Definition Of Commercial Farming

Commercial farming, an integral part of agriculture, began thousands of years ago. Establishing the definition of commercial farming led to the development of the economic revolution. Our article today provides you with a clear understanding of this agriculture cultivation, including its definition, types, and advantages.

Definition of commercial farming

Commercial farming or agribusiness is the large-scale production of crops for sales on the market to make money. Commercial farming harvests crops like wheat, tea, coffee, sugarcane, rubber, and cotton. The harvested will be processed on-site and sold to a wholesaler in the world markets.

Commercial farming is the evolution of the agriculture industry. It’s totally different from subsistence farming, where populations produced to feed themselves. While trading and getting profit is the main focus of agribusiness, offering food enough for family’s demand is what subsistence farming aims to.

Commercial farming also differentiates itself from subsistence type by utilizing economies of scale, specialization to maximize crop yields per hectare, and labor-saving technologies.

Types of commercial farming

Dairy farming

It is the agribusiness of milk and milk products, including butter, cheese, ice cream, and yogurt. Farmers grow rear cattle such as cows, goats, camels, and sheep to produce dairy products.

Grain farming

Grains like barley, corn, and wheat are grown for human consumption. Farming requires sufficient sources of land, machinery, equipment.

Livestock ranching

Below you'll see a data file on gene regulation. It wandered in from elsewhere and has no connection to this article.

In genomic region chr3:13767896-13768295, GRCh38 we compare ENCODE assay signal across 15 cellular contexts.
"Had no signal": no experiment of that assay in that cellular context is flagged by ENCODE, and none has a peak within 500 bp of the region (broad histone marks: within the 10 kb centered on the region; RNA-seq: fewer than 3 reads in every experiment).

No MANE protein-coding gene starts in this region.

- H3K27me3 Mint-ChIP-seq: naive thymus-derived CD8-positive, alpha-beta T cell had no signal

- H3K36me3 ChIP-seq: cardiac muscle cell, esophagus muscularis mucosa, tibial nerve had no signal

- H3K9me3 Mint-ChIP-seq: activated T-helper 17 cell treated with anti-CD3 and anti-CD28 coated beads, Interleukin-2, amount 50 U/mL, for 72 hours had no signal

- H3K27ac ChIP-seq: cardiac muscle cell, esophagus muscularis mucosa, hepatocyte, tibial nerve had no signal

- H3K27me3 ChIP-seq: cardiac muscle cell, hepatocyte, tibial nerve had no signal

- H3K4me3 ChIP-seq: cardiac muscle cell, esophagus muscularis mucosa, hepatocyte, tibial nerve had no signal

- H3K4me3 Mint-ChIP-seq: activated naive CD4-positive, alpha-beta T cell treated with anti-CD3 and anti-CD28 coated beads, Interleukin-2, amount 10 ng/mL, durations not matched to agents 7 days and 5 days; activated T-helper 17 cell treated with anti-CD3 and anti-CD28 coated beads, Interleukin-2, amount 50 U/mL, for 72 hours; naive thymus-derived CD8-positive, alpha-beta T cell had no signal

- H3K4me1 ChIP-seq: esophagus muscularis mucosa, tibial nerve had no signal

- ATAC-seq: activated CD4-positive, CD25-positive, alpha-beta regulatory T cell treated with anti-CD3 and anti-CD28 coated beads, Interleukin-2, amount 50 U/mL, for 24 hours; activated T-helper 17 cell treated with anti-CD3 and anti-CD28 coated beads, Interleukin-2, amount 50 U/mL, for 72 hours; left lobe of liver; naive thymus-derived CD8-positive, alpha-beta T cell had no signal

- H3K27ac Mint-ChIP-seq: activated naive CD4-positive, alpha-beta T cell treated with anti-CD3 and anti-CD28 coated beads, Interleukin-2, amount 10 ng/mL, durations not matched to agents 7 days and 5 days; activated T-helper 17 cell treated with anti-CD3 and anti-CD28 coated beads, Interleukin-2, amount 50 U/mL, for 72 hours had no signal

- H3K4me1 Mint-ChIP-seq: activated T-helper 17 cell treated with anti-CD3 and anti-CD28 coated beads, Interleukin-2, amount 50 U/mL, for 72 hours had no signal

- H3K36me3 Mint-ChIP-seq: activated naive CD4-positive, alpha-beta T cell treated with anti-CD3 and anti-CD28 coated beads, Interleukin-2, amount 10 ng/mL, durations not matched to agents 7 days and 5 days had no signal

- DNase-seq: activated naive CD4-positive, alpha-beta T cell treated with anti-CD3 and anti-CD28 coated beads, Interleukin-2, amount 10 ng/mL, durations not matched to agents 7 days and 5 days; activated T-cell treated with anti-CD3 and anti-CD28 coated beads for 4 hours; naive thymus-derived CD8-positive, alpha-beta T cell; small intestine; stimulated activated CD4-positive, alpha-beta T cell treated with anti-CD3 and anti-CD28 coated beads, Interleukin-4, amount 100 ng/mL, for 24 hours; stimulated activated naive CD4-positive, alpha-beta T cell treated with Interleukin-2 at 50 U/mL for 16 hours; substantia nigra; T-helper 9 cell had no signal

This is the raising of animals that are used for meat products. The most commonly reared animals are cattle and sheep, pigs, and chickens.

Mixed crop and Livestock farming

In this type of commercial farming, both livestock and plants are grown in the same land, creating ecological harmony. The crops are used to feed the animals, the animals are sold for profit, and their waste can be used to grow crops.

Check more: What Are The Advantages Of Terrace Farming?

Advantages of commercial farming

Increase productivity and lower the price of products

Using equipment to implement various farming techniques like mechanized operations and pests enables the farms to produce more. With increased yield, the prices of goods are lower, making them more affordable to everyone. It helps to meet the supply and demands of the market.

Encourage enhancement in local infrastructure

As commercial farming is based on machinery and electricity, it increases the power supply to areas to update the local infrastructure. For example,  roads are built for easy and convenient commuter of products and equipment. Also, water is directed into surrounding communities.

Foreign exchange earning

The food goods produced in commercial farms are then subjected to trade. They are exported to other countries, and this helps countries earn a high foreign exchange. Non-agricultural countries are economic growth boosters and the best target markets for agribusiness,

Create more jobs

Commercial agriculture is a source of employment living in the area. The local workers will earn some money, allowing them to provide basic needs for their families. Besides, it helps to create different vacancies where professionals are hired to improve production.

See more: How Are Cattle Slaughtered?

Bottom lines,

To achieve the economy of scale, grasping commercial farming definition will help you maximize the profit margin. The earliest examples of commercial farming can be traced back to thousands of years ago, but this farming is never out of date.